If you were asked to spot an alcoholic in a crowd of people, what characteristics would you look out for? You might look for “classic” giveaways such as difficulty standing, dishevelled appearance, or perhaps even constant sips from a concealed flask, but there is one more feature to take note of – the face.
Our face reveals a lot about our overall health. It’s almost like a window into bodies and, if you know what to look for, can be a sign of how a person is treating themselves.
How can facial features indicate an alcohol problem?
Let’s take a breakout of spots as an example. A breakout could result from an unhealthy diet, inadequate skincare routine, stress, hormones, medications, or an underlying medical condition; all of which are caused by our own unhealthy actions or internal health issues. Similarly, an individual struggling with an alcohol addiction may have distinct facial issues as a result of the stress they put on their body when drinking frequently.
Below are some of the most common signs to look for:
Excessive drinking causes the body to retain water, leading to swelling and puffiness in all areas of the body, including the face. To add to this, alcohol consumption can lead to inflammation and damage to the liver, which plays a crucial role in eliminating toxins from the body.
As the liver becomes damaged, it can become less efficient in removing toxins, leading to a buildup of waste products that can cause facial swelling.
Dark circles under the eyes
Excessive alcohol consumption can cause dark circles under the eyes due to dehydration and disrupted sleep patterns. These factors can make the skin around the eyes appear darker, sunken and thinner, causing blood vessels to become more visible.
Over time, an alcoholic may start to notice these signs becoming frequent as the body will go through the same battle every time they drink.
Broken blood vessels (Spider veins)
Long-term alcohol abuse can cause spider veins due to the effect it has on the blood vessels. When a person drinks, the walls of the blood vessels become more relaxed and widened, making them more visible and prone to breaking over time.
The more someone drinks, the likelier they are to break the blood vessels. This can occur anywhere on the body, including the face.
Alcohol abuse can have serious consequences on the body, including damage to the liver. This damage can lead to a build-up of bile in the bloodstream, causing a condition known as jaundice.
Symptoms of jaundice include yellowing of the skin and whites of the eyes, which is why you may see these types of symptoms in the eyes of alcoholics.
It’s also worth noting that excessive alcohol can also irritate the blood vessels in the eyes, resulting in bloodshot or red eyes. This is why bloodshot/red eyes commonly occur when someone has a hangover.
Alcohol widens blood vessels in the face, causing redness and a flushed appearance. Long-term heavy drinking can permanently damage blood vessels, potentially resulting in a persistently red face.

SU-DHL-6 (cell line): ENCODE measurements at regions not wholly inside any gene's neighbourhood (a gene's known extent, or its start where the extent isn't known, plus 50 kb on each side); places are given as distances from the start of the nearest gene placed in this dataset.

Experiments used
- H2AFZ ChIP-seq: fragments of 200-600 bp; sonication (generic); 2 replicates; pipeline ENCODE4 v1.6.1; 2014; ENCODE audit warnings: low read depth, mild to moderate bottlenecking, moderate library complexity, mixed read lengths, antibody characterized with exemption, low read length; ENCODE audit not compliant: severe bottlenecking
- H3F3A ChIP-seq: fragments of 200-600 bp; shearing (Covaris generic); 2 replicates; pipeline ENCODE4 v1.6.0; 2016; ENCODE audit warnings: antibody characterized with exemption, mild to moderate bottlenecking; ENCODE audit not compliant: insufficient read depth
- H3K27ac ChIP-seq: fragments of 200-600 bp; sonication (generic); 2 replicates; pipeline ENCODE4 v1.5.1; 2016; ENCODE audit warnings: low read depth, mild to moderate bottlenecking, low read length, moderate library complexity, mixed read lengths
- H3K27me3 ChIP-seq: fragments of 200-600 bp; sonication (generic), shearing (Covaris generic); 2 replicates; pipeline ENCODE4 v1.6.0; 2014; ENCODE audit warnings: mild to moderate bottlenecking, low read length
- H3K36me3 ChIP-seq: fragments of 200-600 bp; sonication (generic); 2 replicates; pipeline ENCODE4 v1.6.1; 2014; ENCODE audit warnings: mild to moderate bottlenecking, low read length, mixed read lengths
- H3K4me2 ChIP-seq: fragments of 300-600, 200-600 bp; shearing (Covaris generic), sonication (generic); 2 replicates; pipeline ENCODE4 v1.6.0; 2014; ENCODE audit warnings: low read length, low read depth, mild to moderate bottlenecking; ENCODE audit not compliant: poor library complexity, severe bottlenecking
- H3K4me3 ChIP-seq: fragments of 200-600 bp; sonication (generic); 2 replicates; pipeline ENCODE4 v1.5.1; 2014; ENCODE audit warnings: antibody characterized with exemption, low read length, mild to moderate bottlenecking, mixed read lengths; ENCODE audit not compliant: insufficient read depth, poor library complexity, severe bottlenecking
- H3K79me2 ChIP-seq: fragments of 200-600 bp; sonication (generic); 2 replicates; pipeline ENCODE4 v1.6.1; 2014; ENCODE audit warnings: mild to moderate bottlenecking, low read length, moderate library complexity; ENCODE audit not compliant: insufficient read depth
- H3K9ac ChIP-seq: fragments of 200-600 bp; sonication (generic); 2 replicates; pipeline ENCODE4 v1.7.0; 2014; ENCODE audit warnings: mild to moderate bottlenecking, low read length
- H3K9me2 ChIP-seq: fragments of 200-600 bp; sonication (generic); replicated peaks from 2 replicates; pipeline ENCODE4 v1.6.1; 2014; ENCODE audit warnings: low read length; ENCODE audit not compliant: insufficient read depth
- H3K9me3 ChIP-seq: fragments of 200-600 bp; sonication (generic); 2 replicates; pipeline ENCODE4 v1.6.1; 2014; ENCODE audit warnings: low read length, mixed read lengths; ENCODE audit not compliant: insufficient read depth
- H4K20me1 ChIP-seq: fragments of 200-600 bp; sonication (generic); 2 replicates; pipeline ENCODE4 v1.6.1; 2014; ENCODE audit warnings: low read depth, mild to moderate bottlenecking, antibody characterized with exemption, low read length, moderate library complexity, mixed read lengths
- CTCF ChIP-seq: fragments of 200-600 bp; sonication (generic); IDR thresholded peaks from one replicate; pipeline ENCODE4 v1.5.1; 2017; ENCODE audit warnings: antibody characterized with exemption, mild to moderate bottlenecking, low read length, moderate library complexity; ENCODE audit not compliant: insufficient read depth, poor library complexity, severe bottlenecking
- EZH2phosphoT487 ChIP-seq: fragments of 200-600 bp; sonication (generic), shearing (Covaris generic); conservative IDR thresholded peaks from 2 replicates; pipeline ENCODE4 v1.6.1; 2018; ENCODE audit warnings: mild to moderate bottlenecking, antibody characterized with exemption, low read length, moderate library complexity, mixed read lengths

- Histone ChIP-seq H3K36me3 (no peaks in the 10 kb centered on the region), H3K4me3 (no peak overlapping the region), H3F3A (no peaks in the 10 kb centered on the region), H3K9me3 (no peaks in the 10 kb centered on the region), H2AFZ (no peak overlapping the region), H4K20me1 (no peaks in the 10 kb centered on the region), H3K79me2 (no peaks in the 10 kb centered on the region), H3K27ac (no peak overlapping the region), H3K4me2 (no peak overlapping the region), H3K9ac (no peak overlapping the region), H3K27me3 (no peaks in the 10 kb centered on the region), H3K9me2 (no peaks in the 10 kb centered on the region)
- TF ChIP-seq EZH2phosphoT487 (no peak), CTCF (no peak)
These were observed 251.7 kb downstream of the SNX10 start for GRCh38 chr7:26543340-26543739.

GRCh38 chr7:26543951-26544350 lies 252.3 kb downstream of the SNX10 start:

Body weight and alcoholism
The link between body weight and alcoholism isn’t an easy one to make. You may have seen people’s size be affected in different ways, so why is this?
It can depend on various factors, like the type of alcohol you drink and how much you consume. Beer, for instance, has a large amount of calories, so drinking too much can cause weight gain. Alcohol can also make you feel hungry and overeating can contribute to further weight gain. This would certainly cause changes in facial shapes, especially if the person continues to drink and over-eat.
However, alcohol also affects how our bodies metabolise nutrients and can lead to muscle loss, which can result in weight loss. In some cases, people may even focus on drinking alcohol instead of eating food, which is why some alcoholics may appear to have thin face shapes.
But it’s worth noting that weight changes don’t necessarily mean someone has an alcohol addiction. There could be other underlying factors at play. That’s why it’s important to seek professional help if you experience significant changes in your weight to figure out what’s causing it.
Are facial appearances enough to conclude that someone is an alcoholic?
While certain physical facial features are commonly associated with alcoholism, it’s important to recognise that they alone cannot definitively indicate the condition.
For instance, dark circles under the eyes can stem from lack of sleep or illness and appearing hungover may stem from a one-off night of excessive drinking rather than alcohol addiction.
Features such as spider veins in the face may be a result of natural ageing, sun exposure, or weather changes rather than alcohol consumption.
Rather than relying solely on physical appearance, it’s crucial to consider other factors when assessing whether someone may be an alcoholic.
This might include evaluating their behaviour and patterns of drinking, as well as examining any additional physical symptoms they may exhibit. In this way, a more comprehensive picture can be formed and appropriate treatment can be pursued if necessary.
I feel I have an issue with alcohol – how can I get help?
Alcohol addiction is a complex issue that demands compassionate and effective treatment, which is exactly what we offer at Primrose Lodge. We recognise that stereotypes and judgemental attitudes towards addiction are not helpful in addressing the problem.
That’s why we offer a world-class alcohol detox programme that is tailored to support your physical recovery from alcoholism. Our highly trained medical team will be on hand to provide medical care and support throughout the process.
Get in touch with Primrose Lodge
If you, or your loved one, resonates with any of the issues stated in this help guide, or you want to know more details about how to spot an alcoholic face, contact Primrose Lodge for further advice. Our team is always ready to assist and guide you through the next steps.